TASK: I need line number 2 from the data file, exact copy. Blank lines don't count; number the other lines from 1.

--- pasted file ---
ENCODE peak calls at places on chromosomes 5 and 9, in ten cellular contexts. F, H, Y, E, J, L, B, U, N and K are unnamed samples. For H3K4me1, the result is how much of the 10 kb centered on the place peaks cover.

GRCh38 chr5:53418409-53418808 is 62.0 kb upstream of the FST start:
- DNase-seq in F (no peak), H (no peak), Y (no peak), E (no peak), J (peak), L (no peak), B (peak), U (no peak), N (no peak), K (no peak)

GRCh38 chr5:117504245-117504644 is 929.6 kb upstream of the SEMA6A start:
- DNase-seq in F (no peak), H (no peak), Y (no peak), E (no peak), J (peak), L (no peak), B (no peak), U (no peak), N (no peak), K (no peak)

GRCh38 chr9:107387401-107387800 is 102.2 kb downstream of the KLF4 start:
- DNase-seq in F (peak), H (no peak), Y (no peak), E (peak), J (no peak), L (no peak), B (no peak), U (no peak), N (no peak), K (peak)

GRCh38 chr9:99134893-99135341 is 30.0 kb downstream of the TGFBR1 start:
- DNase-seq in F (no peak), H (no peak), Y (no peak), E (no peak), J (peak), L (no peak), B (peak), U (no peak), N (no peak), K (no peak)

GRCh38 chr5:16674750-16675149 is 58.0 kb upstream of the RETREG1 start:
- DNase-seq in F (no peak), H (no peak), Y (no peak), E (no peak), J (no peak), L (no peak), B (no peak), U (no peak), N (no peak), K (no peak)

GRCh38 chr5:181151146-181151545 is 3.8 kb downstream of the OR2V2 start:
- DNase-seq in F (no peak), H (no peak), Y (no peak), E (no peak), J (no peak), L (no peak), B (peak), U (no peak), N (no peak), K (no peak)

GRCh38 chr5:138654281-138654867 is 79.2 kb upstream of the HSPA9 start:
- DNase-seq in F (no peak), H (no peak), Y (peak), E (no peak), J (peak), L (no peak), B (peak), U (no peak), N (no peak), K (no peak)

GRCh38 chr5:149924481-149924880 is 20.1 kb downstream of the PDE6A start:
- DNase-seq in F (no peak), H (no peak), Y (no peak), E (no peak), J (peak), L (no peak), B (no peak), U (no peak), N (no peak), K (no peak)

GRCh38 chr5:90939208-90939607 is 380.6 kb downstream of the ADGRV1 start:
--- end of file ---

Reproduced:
GRCh38 chr5:53418409-53418808 is 62.0 kb upstream of the FST start: